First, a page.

Not in a million years would I know what dying would feel like.
At least I was convinced I was. Early in September my poor husband Simon, broke his hand. One week later, the night before his operation, I suffered a horrendous anxiety attack.
For a number of months I've not felt right. The glands in my throat became swollen and I was laid out for nearly a week.
My family have suffered my intense irritable moods and I just didn't know what the hell I was doing in all areas of my life. The only thing I did know, was that I was overdoing it.
Exhausted on this particular evening, (probably through concern over Simon's operation), an innocent nap turned into shocking wake-up call, where all my fears suddenly coursed through my body. I felt as if I was poisoned and something electric was buzzing through my bloodstream.
That was it, either the ambulance come take me away or I was going to collapse any time soon, from what I wasn't sure and would I recover in time to sort the kids the next morning?
Thankfully the NHS Direct helpline could talk me through symptoms even whilst I was heavy breathing down the phone to the poor nurse.
After 40 minutes I still didn't feel right, I had to call the emergency G.P. as well. Even with the G.P.'s understanding nature, I was given the same advice and slowly but surely (at least by 11pm) I fell into an exhausted sleep. The amount of adrenalin released must have been some kind of panacea.
Awake the next morning, I dragged my feeble self through the morning routine of taking the children to school. Though, this was the day of Simon's operation. I found myself trembling intensely all the way to his appointment at theatre. There was little respite for the rest of the day, running to and from school, then hospital again.
I was rigid with fear for the next 3 weeks. I was continually having waves of indistinguishable energy rising through me, heart palpitations and feelings of detachment. Nothing felt real anymore and it felt like I had a warning, that a real showdown might happen and it wasn't going to be pretty.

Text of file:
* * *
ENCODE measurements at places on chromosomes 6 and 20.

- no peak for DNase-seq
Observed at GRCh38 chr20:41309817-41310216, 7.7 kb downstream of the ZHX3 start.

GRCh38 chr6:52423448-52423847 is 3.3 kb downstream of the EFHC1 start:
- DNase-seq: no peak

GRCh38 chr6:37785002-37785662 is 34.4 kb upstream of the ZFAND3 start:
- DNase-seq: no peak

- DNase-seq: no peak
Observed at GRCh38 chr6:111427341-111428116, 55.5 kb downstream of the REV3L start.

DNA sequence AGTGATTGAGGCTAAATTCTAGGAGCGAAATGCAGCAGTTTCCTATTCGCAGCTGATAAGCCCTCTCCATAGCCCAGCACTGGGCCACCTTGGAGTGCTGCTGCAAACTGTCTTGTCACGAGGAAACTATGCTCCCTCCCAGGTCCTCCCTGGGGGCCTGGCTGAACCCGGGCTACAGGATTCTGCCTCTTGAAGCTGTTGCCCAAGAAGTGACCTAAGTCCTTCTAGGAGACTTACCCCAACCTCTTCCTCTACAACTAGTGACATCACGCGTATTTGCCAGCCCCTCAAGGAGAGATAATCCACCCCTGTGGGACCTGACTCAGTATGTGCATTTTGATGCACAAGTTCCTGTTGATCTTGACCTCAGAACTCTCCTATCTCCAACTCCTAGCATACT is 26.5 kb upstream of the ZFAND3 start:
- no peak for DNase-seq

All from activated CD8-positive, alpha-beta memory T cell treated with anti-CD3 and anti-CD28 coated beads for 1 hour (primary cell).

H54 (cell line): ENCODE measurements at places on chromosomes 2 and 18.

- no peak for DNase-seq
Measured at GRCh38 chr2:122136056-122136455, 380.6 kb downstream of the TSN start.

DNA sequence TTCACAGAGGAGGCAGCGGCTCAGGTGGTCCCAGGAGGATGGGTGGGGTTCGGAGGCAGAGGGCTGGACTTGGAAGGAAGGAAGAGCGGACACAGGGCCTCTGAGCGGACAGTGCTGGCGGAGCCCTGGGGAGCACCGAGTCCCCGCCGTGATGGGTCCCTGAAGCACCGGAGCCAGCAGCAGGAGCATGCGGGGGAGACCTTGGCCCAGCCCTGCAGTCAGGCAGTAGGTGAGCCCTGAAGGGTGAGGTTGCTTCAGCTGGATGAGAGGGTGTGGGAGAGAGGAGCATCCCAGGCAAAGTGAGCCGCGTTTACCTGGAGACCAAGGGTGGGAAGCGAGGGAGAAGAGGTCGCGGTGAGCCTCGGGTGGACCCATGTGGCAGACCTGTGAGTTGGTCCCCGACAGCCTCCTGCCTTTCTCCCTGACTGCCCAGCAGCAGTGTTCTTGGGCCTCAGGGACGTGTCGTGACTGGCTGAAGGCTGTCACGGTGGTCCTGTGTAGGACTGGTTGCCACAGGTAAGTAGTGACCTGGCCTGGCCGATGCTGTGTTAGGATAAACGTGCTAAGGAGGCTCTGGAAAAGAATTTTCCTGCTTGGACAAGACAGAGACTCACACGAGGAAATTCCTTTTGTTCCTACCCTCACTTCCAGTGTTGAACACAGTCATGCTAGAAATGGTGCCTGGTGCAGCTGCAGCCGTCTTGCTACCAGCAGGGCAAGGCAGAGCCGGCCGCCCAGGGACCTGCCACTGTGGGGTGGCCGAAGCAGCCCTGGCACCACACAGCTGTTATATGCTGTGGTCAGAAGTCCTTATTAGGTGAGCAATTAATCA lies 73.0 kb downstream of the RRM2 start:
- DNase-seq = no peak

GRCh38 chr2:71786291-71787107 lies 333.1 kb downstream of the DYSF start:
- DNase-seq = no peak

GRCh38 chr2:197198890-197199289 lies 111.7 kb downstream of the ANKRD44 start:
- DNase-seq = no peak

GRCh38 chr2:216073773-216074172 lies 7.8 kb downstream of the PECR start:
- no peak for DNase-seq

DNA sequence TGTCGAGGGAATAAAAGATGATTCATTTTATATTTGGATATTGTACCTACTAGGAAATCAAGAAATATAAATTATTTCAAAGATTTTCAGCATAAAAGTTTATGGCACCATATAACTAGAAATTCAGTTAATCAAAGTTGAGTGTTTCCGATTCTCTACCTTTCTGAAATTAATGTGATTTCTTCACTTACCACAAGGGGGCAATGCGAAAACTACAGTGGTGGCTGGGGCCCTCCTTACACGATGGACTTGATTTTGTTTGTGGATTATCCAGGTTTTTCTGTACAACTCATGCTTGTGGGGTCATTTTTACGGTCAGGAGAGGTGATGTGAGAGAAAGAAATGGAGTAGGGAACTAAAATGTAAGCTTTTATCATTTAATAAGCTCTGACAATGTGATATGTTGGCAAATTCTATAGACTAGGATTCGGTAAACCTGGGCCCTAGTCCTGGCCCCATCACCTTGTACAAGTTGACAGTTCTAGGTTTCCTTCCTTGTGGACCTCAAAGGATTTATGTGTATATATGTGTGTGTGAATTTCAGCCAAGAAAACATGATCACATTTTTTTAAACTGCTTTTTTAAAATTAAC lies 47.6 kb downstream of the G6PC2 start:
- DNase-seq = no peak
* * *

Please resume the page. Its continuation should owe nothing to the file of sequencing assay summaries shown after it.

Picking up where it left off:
Anxiety is an astoundingly common condition and that it can happen to anyone. Yes, I've had anxiety before and even post-traumatic stress disorder. But nothing like this.
After a few days, I became accustomed to the signs and with talking to the doctors a few times as well as friends, I felt a little better day by day. I still felt worried about falling asleep as I kept waking up suddenly fraught that my heart had stopped. I had blood tests and an ECG (electro-cardiogram) test. All came back fine. I even had an App on my phone that would measure my heart rate, I was that worried! (Even though what I yearned for was a stethoscope to hear my heart and be absolutely sure).
So all was left was to think through the causes of the anxiety and strip all my issues right down, then start again. Oh and drop the coffee outright.
A friend gave me a book to focus on. Whilst an interesting read and with exercises to perform, it seems to compliment a new and positive outlook. I see it as a gift from her and to you Miss L, I love and thank you.
My poor darling husband did not have much of a nurse whilst he was recovering from his operation. Can we look back and find humour in this fiasco? I hope so. We've just had our 6th wedding anniversary and we were both ready to laugh again. We'll both be our best soon.
So if it was certain issues and the busy-ness in my life that had caused the anxiety in me, I stayed silent online. I will not give any more of my silly self until it is time.
As my Mother fondly told me with the K.I.S.S. - Keep it Simple, Stupid!
So I shall.